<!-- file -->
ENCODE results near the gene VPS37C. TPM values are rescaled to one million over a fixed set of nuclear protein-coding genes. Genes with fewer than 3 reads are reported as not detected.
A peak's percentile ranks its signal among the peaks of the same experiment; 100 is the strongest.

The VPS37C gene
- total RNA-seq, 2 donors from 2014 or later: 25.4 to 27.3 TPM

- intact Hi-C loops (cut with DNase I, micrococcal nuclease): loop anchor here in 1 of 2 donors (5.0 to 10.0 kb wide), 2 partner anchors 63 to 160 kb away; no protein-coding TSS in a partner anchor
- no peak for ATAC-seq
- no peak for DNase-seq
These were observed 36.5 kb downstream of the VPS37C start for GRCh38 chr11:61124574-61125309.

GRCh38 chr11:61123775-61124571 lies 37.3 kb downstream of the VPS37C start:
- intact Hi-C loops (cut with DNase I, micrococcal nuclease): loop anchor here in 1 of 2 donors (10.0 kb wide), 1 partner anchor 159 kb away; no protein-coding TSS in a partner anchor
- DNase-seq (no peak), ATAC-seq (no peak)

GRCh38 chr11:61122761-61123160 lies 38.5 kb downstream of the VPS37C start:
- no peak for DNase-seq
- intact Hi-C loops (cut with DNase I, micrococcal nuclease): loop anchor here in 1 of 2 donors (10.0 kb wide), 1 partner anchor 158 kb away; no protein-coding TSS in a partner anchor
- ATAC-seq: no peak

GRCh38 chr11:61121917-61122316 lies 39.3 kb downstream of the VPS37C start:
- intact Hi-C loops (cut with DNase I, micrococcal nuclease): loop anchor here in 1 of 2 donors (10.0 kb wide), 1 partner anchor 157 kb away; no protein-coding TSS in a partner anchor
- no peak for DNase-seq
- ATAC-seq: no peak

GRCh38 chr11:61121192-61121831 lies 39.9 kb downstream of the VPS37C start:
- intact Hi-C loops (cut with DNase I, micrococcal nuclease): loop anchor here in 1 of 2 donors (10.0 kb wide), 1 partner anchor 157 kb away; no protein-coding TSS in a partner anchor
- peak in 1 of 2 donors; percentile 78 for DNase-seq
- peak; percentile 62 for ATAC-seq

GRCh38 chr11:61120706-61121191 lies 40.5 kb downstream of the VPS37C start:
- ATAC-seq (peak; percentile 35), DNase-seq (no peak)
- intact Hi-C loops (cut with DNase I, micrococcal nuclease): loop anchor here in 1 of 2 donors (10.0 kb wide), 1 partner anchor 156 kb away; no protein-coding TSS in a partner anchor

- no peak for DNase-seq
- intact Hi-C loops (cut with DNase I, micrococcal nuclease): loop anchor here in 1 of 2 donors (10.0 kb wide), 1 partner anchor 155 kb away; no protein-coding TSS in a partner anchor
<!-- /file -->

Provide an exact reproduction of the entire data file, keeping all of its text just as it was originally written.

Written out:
ENCODE results near the gene VPS37C. TPM values are rescaled to one million over a fixed set of nuclear protein-coding genes. Genes with fewer than 3 reads are reported as not detected.
A peak's percentile ranks its signal among the peaks of the same experiment; 100 is the strongest.

The VPS37C gene
- total RNA-seq, 2 donors from 2014 or later: 25.4 to 27.3 TPM

- intact Hi-C loops (cut with DNase I, micrococcal nuclease): loop anchor here in 1 of 2 donors (5.0 to 10.0 kb wide), 2 partner anchors 63 to 160 kb away; no protein-coding TSS in a partner anchor
- no peak for ATAC-seq
- no peak for DNase-seq
These were observed 36.5 kb downstream of the VPS37C start for GRCh38 chr11:61124574-61125309.

GRCh38 chr11:61123775-61124571 lies 37.3 kb downstream of the VPS37C start:
- intact Hi-C loops (cut with DNase I, micrococcal nuclease): loop anchor here in 1 of 2 donors (10.0 kb wide), 1 partner anchor 159 kb away; no protein-coding TSS in a partner anchor
- DNase-seq (no peak), ATAC-seq (no peak)

GRCh38 chr11:61122761-61123160 lies 38.5 kb downstream of the VPS37C start:
- no peak for DNase-seq
- intact Hi-C loops (cut with DNase I, micrococcal nuclease): loop anchor here in 1 of 2 donors (10.0 kb wide), 1 partner anchor 158 kb away; no protein-coding TSS in a partner anchor
- ATAC-seq: no peak

GRCh38 chr11:61121917-61122316 lies 39.3 kb downstream of the VPS37C start:
- intact Hi-C loops (cut with DNase I, micrococcal nuclease): loop anchor here in 1 of 2 donors (10.0 kb wide), 1 partner anchor 157 kb away; no protein-coding TSS in a partner anchor
- no peak for DNase-seq
- ATAC-seq: no peak

GRCh38 chr11:61121192-61121831 lies 39.9 kb downstream of the VPS37C start:
- intact Hi-C loops (cut with DNase I, micrococcal nuclease): loop anchor here in 1 of 2 donors (10.0 kb wide), 1 partner anchor 157 kb away; no protein-coding TSS in a partner anchor
- peak in 1 of 2 donors; percentile 78 for DNase-seq
- peak; percentile 62 for ATAC-seq

GRCh38 chr11:61120706-61121191 lies 40.5 kb downstream of the VPS37C start:
- ATAC-seq (peak; percentile 35), DNase-seq (no peak)
- intact Hi-C loops (cut with DNase I, micrococcal nuclease): loop anchor here in 1 of 2 donors (10.0 kb wide), 1 partner anchor 156 kb away; no protein-coding TSS in a partner anchor

- no peak for DNase-seq
- intact Hi-C loops (cut with DNase I, micrococcal nuclease): loop anchor here in 1 of 2 donors (10.0 kb wide), 1 partner anchor 155 kb away; no protein-coding TSS in a partner anchor